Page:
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Amazon Polly: Breathing New Life into TTS

Mar 10, 2020
Voice is often an underrated tool in a brand’s locker when it comes to showcasing identity. After all, in the hustle and bustle of the modern world, we don’t always have time to stop and watch an advert, read a billboard, or try out a product – but aural advertising manages to strike the perfect balance between passive consumption and emotional connection, making it extremely powerful. This is best illustrated right now in the entertainment industry, with shows like The Voice and The Masked Singer growing to become runaway successes on both sides of the Atlantic – popularising the notion of identity and success being associated solely with audio cues. This idea is important to the shows, but even more important to brands – and a new development from Amazon has made it easier than ever for companies to showcase their identity through the power of voice.
The Masked Singer
The Amazon Polly is a Text-to-Speech (TTS) service that uses advanced learning technologies to synthesize speech, allowing innovators to ‘create applications that talk, and build entirely new categories of speech-enabled products’. That sounds exciting enough on its own, but Amazon’s latest advancements in Neural TTS (NTTS) are set to really change the game.

Polly users in the UK currently get to choose from one of three voices for their programmes – either Brian, Amy or Emma – and realistically, there isn’t much variety between the options. This is a problem for a brand with ambition, as reducing things to a simple ‘one of three’ choice severely limits any opportunity to carve out a strong brand identity. But NTTS has enabled Amazon to roll out a brand-new feature called ‘Polly Brand Voices’, giving companies the ability to create a custom voice specific to their brand. Alongside the big launch news, KFC Canada provided examples of how they used Polly Brand Voice to recreate the voice of their world-famous founder and long standing mascot, Colonel Sanders. In an Alexa Skill that allows you to reorder food, KFC has allowed its customers to talk directly to the Colonel himself – simultaneously doubling down on the familiarity of the classic figurehead of the company, and producing dynamic spoken content on multiple platforms across the world.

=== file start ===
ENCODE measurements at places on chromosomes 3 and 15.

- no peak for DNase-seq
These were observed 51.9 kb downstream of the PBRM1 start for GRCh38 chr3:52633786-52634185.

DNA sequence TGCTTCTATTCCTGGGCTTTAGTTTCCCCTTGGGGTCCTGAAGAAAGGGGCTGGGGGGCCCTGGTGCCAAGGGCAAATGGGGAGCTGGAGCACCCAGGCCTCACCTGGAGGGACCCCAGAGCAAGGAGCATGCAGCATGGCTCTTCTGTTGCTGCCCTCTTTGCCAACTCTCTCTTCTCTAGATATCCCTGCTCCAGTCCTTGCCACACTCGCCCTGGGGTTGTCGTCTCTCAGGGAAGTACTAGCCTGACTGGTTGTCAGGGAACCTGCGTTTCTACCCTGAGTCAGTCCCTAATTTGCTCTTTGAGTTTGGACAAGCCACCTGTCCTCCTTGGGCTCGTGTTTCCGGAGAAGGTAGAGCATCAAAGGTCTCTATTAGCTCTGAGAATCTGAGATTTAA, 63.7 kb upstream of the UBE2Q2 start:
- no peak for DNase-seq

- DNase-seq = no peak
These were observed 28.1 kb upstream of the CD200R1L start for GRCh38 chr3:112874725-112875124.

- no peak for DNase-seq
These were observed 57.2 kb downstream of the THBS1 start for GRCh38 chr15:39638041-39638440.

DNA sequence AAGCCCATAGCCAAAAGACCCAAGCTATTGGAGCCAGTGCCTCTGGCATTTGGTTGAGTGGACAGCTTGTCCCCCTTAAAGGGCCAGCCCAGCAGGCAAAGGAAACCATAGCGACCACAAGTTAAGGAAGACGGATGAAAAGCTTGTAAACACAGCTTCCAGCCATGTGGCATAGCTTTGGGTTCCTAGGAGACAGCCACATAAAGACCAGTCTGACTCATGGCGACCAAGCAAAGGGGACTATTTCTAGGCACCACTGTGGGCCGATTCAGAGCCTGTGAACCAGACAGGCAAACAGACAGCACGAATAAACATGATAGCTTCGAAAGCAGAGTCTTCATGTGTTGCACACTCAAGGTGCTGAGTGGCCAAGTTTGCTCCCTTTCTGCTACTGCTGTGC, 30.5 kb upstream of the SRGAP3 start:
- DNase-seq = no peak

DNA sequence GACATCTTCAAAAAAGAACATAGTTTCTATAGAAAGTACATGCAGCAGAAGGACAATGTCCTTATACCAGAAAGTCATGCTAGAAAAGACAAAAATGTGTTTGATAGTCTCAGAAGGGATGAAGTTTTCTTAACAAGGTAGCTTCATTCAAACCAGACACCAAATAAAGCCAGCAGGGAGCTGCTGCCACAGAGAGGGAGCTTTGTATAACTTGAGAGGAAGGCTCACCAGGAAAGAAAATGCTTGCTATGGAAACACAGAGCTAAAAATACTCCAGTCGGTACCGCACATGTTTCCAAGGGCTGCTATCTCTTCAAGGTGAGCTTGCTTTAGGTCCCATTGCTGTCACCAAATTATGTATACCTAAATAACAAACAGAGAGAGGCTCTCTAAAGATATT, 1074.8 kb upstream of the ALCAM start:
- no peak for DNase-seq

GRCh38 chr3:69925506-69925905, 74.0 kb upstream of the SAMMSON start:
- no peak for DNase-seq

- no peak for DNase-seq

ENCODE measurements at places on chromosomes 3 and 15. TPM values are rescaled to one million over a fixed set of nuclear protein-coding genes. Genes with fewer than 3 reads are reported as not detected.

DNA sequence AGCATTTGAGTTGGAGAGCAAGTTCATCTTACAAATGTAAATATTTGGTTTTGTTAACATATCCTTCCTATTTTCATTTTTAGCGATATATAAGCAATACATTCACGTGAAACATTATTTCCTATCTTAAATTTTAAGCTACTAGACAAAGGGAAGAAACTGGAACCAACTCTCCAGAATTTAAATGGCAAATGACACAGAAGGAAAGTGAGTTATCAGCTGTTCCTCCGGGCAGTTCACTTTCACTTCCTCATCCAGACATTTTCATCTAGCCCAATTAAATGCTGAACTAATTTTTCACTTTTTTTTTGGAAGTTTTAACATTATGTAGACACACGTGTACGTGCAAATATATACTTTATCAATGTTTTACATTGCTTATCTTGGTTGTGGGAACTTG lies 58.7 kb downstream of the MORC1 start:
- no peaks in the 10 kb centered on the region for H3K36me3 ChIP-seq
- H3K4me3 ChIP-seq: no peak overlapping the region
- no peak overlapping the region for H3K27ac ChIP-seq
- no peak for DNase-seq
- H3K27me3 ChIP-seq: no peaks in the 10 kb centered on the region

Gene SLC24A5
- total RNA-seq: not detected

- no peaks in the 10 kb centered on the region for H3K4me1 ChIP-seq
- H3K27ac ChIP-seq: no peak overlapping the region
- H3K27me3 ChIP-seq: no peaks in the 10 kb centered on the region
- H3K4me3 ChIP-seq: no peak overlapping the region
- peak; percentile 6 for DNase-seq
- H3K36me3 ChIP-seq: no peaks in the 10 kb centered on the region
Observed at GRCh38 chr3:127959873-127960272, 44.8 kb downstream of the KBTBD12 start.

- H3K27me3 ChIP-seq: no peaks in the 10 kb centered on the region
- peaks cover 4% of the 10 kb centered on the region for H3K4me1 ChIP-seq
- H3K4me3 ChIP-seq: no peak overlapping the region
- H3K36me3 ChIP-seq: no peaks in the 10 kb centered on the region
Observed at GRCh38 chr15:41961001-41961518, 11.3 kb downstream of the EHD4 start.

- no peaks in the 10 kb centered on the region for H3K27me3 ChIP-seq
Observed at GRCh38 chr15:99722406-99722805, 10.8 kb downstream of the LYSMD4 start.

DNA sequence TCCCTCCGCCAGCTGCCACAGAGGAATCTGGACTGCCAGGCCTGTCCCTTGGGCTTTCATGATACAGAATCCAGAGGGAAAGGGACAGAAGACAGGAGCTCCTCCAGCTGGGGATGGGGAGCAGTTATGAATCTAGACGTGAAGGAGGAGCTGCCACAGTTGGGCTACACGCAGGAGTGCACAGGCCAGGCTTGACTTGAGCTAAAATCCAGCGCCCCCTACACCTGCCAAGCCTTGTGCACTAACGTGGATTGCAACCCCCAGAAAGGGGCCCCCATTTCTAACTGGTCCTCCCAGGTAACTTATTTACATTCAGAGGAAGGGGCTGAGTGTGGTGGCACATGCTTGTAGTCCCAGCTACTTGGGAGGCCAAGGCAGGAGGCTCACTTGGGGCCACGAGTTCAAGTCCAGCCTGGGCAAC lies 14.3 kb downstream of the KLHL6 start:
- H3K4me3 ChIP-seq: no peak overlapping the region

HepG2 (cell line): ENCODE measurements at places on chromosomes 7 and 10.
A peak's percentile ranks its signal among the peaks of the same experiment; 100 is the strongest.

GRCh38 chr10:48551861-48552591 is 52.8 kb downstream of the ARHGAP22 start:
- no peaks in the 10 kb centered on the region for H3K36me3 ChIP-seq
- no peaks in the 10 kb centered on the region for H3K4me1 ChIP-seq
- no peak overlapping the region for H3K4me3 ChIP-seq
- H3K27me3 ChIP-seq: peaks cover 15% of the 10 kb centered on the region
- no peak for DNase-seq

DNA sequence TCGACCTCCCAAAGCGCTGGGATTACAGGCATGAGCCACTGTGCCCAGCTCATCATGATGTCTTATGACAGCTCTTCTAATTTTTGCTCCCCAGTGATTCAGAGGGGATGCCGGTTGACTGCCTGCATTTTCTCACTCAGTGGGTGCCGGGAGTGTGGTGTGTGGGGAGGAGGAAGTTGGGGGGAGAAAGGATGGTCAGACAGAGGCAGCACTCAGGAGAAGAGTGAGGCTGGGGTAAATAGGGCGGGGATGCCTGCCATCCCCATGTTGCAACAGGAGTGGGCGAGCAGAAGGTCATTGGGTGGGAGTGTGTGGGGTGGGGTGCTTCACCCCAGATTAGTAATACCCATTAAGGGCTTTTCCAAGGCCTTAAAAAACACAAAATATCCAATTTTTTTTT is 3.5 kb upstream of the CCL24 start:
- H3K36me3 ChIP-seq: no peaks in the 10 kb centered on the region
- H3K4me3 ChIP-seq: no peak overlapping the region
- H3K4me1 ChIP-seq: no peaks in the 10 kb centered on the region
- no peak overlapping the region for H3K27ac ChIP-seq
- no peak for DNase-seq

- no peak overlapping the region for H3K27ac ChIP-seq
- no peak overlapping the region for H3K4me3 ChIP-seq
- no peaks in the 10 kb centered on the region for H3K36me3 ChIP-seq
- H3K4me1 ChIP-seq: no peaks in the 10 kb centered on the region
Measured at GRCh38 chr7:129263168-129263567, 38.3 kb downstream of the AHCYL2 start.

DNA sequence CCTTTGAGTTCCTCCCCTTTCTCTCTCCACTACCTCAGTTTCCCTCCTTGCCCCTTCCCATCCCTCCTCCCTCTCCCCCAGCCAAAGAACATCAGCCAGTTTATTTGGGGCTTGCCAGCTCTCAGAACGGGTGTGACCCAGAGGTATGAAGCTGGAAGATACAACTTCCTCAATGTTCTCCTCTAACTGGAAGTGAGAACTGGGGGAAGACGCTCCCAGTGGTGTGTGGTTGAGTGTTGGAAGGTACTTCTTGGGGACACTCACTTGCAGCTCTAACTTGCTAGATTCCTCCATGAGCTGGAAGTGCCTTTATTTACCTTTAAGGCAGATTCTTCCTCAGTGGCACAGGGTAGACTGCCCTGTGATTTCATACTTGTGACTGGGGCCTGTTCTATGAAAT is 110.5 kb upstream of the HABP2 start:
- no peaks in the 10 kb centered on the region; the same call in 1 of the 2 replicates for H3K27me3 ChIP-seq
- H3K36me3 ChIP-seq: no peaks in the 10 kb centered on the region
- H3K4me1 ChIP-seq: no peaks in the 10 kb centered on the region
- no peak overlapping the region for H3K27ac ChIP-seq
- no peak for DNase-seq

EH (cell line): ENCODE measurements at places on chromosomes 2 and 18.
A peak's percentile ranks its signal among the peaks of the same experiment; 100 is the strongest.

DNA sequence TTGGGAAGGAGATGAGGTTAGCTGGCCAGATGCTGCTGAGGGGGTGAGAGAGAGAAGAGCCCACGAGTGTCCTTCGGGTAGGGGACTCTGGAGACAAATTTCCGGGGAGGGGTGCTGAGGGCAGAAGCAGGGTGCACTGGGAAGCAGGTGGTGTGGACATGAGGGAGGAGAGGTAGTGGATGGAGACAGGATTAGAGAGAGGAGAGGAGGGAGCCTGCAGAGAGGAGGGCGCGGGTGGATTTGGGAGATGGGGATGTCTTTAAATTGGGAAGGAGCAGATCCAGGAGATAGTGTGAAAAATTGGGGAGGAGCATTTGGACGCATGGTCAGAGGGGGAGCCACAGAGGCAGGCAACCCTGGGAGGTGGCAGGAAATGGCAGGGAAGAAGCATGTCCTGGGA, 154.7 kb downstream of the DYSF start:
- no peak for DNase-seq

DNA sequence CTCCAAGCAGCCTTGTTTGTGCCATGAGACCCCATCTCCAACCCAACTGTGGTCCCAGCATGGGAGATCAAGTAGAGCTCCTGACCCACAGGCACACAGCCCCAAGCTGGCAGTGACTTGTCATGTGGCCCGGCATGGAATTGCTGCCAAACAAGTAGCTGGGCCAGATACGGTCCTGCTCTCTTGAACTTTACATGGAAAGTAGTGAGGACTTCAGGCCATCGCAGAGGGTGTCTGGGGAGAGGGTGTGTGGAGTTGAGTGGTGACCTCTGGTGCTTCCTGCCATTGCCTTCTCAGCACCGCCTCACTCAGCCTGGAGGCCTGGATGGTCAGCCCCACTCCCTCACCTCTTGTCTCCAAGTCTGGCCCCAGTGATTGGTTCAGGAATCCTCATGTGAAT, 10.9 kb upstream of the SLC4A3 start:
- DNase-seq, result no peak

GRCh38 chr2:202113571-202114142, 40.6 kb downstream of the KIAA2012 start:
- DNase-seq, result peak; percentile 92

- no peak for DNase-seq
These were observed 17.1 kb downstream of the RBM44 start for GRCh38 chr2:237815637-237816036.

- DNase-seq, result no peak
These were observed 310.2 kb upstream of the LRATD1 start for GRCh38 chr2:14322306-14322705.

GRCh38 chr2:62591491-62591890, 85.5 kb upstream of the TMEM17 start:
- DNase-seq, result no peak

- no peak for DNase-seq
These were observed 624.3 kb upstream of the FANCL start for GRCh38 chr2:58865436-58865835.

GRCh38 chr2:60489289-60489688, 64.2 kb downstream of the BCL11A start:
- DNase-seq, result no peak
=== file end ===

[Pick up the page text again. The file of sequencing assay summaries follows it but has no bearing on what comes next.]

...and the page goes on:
Amazon Polly
On the surface, this is brilliant for audio branding, as well as brands in general – the rising popularity of custom voices over presets shows that companies are taking new strides to make their customers’ experiences as authentic as possible – but what does this new tech mean for the professional voiceover artist? Many brands are currently using voiceover artists or celebrities in their Alexa Skill audio content, and in what seems like only the latest case of AI taking over the jobs of real people, their positions could well become filled in the near future. On the other hand, whilst the Polly is undeniably an impressive advancement in TTS, the emotion and viscerality of the human voice isn’t something that can be replicated by a computer – at least not yet.
Samuel L. Jackson Amazon Alexa
The warmth, intonation and passion of the human voice artist can’t be rivalled – which is why at PHMG, we pride ourselves on having built a portfolio of the finest voiceover artists in the industry. These talented individuals deliver a human quality that showcases the real side of your business. But whether computer-generated or otherwise, developments like those with Polly highlight the overall importance of having a strong voice that represents your brand – and how voice is the key to showcasing identity.